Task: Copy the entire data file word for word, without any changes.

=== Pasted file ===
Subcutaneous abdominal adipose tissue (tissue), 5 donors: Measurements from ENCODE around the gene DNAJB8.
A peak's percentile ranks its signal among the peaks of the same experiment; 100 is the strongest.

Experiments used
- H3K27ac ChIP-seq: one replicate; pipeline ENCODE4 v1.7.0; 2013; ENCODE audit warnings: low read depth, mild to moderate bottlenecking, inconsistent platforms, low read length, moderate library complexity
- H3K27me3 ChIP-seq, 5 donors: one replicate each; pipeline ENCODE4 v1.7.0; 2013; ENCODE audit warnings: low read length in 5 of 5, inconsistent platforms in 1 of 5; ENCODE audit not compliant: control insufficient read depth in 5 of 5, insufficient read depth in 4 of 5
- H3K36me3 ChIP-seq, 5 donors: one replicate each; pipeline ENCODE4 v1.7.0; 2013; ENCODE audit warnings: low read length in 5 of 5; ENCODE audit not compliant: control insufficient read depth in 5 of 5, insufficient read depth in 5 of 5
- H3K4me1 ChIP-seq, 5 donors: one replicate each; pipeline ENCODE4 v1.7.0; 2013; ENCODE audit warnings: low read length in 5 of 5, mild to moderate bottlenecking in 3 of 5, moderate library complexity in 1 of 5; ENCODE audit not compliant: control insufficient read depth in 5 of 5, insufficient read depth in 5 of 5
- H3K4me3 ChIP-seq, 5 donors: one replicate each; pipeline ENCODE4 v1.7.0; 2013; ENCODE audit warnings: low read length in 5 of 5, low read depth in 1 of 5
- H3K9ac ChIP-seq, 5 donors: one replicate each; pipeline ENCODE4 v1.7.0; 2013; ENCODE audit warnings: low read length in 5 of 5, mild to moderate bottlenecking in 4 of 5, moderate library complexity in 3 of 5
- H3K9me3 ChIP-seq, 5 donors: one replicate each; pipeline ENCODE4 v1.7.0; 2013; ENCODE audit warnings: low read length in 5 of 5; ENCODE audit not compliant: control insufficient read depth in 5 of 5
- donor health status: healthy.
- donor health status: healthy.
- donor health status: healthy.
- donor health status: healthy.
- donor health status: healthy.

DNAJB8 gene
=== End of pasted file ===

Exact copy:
Subcutaneous abdominal adipose tissue (tissue), 5 donors: Measurements from ENCODE around the gene DNAJB8.
A peak's percentile ranks its signal among the peaks of the same experiment; 100 is the strongest.

Experiments used
- H3K27ac ChIP-seq: one replicate; pipeline ENCODE4 v1.7.0; 2013; ENCODE audit warnings: low read depth, mild to moderate bottlenecking, inconsistent platforms, low read length, moderate library complexity
- H3K27me3 ChIP-seq, 5 donors: one replicate each; pipeline ENCODE4 v1.7.0; 2013; ENCODE audit warnings: low read length in 5 of 5, inconsistent platforms in 1 of 5; ENCODE audit not compliant: control insufficient read depth in 5 of 5, insufficient read depth in 4 of 5
- H3K36me3 ChIP-seq, 5 donors: one replicate each; pipeline ENCODE4 v1.7.0; 2013; ENCODE audit warnings: low read length in 5 of 5; ENCODE audit not compliant: control insufficient read depth in 5 of 5, insufficient read depth in 5 of 5
- H3K4me1 ChIP-seq, 5 donors: one replicate each; pipeline ENCODE4 v1.7.0; 2013; ENCODE audit warnings: low read length in 5 of 5, mild to moderate bottlenecking in 3 of 5, moderate library complexity in 1 of 5; ENCODE audit not compliant: control insufficient read depth in 5 of 5, insufficient read depth in 5 of 5
- H3K4me3 ChIP-seq, 5 donors: one replicate each; pipeline ENCODE4 v1.7.0; 2013; ENCODE audit warnings: low read length in 5 of 5, low read depth in 1 of 5
- H3K9ac ChIP-seq, 5 donors: one replicate each; pipeline ENCODE4 v1.7.0; 2013; ENCODE audit warnings: low read length in 5 of 5, mild to moderate bottlenecking in 4 of 5, moderate library complexity in 3 of 5
- H3K9me3 ChIP-seq, 5 donors: one replicate each; pipeline ENCODE4 v1.7.0; 2013; ENCODE audit warnings: low read length in 5 of 5; ENCODE audit not compliant: control insufficient read depth in 5 of 5
- donor health status: healthy.
- donor health status: healthy.
- donor health status: healthy.
- donor health status: healthy.
- donor health status: healthy.

DNAJB8 gene